David Bruce Smith’s Grateful American Book Award Honors Michelle Coles
by Kitty Kelley
No one hosts a more spectacular dinner party for a better cause than David Bruce Smith. His heavy parchment invitations of exquisite calligraphy arrive each fall to announce his Grateful American Foundation’s Book Award for the best children’s book of the year. The 2022 recipient was Michelle Coles for her first novel, Black Was the Ink. Coles joined previous winners, such as Supreme Court Justice Sonia Sotomayer for her 2021 children’s book, The Beloved World of Sonia Sotomayer, and Child of the Dream: A Memoir of 1963 by Sharon Robinson, daughter of Jackie Robinson, the first African American to play in Major League Baseball.
The Grateful American Book Award comes with a check for $13,000, “a patriotic nod to the 13 original colonies,” says Smith — plus a lifetime pass to the New York Historical Society because, he says, “It’s hallowed objective is to celebrate knowledge,” and a medal, “designed by my mother, Clarice,” a noted artist who died a few months ago. Smith’s late father, Robert H. Smith, donated hundreds of millions to educational and cultural organizations throughout the Washington area, and his son and heir now continues his family’s philanthropy. David said his father, an immigrant’s son, “described himself as a ‘grateful American,’ which seemed a perfect name for my dream.”
“I started the Grateful American Foundation in 2014 because I heard an NPR report which indicated that Americans had a low level of historic literacy,” Smith said. “My friend, Bruce Cole, then Chairman of the National Endowment of the Humanities, suggested I create a book prize. So, with help and advice, I did just that. I selected 7th to 9th graders as my target because that age is probably one of the most difficult times for adolescents…. It’s my feeling that if a kid doesn’t want therapy, a book can — at least — be a paper psychiatrist.”
Smith, who’s dedicated to building youthful enthusiasm for American history, and co-authors a lively blog entitled “History Matters,” has written and published 13 books, many about his family, including his grandfather, Charles E. Smith, whose legacy remains the life communities he built during the 1960s in Washington and Maryland.
For this year’s celebration, Smith chose the Perry Belmont House, a magnificent Beaux Arts mansion, near Dupont Circle on New Hampshire Avenue NW, built in 1909. Guests were agog as they arrived. “Sublime, isn’t it,” said John Danielson, walking up the baroque marble steps and gesturing to the sculptured décor and channeled stonework. “A stunning home from a bygone era to celebrate David’s triumph in creating the Grateful American Book Prize.”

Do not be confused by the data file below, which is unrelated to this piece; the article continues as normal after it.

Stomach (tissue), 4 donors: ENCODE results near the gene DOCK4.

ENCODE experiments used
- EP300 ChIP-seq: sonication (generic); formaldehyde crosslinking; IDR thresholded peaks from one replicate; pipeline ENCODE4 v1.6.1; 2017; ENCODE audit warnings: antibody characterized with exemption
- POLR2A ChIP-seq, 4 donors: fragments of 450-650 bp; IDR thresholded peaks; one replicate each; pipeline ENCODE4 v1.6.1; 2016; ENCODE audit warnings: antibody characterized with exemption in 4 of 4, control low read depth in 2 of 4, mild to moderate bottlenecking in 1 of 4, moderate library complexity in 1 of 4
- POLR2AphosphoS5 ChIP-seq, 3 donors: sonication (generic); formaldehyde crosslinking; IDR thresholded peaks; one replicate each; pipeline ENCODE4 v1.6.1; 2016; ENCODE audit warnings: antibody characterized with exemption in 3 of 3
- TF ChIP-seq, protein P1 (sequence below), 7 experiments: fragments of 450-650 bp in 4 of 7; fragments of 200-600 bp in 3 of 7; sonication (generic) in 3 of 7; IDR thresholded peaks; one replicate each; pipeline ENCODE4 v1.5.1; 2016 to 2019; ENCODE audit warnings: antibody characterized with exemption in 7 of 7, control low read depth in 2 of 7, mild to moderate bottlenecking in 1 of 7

A man of immense charm, Danielson is chairman of the Education Advisory Council for the financial services firm of Alvarez and Marsal. He lives in Georgetown and seems to know everyone in the city, as he graciously introduces Douglas Bradburn, CEO of Mount Vernon and his wife, Nadene; Matthew Hiktzik, producer of the 2004 Holocaust documentary film, Paper Clips; Mindy Berry, Senior Executive at the National Endowment for the Humanities; Teddi Marshall, C-suite business executive; Doreen Cole, whose late husband was the longest serving chairman of the National Endowment for the Humanities; writer Michael Bishop; Neme Alperstein, teacher with the NYC Dept. of Education; Courtney Chapin, Executive Director of Ken Burns’s Better Angels Society; Scott Stephenson, director of the Museum of the American Revolution in Philadelphia, Elizabeth Robelen, long-time editor for the Washington Independent Review of Books and her husband, Carter Reardon, instructor with the Dog Tag Fellowship Program for veterans at Georgetown University.
“Helping those who bring history to young people is an important purpose of this evening,” said David O. Stewart, who’s written several prize-winning books, including George Washington: The Political Rise of America’s Founding Father.
Knight A. Kiplinger opened the award presentation by introducing himself as a history nerd. “I come from a long line of history nerds,” said the publishing mogul. “My late father, Austin Kiplinger, and I (both of us journalists, too) have been passionate supporters of local history.” The results of that family passion — the Kiplinger Collection and the Kiplinger Research Library — now reside in the renovated Carnegie Library on Mt. Vernon Square, which has morphed into the D.C. History Center.
All history nerds and grateful Americans gave the evening rounds of rousing applause.
Originally published in The Georgetowner, November 9, 2022
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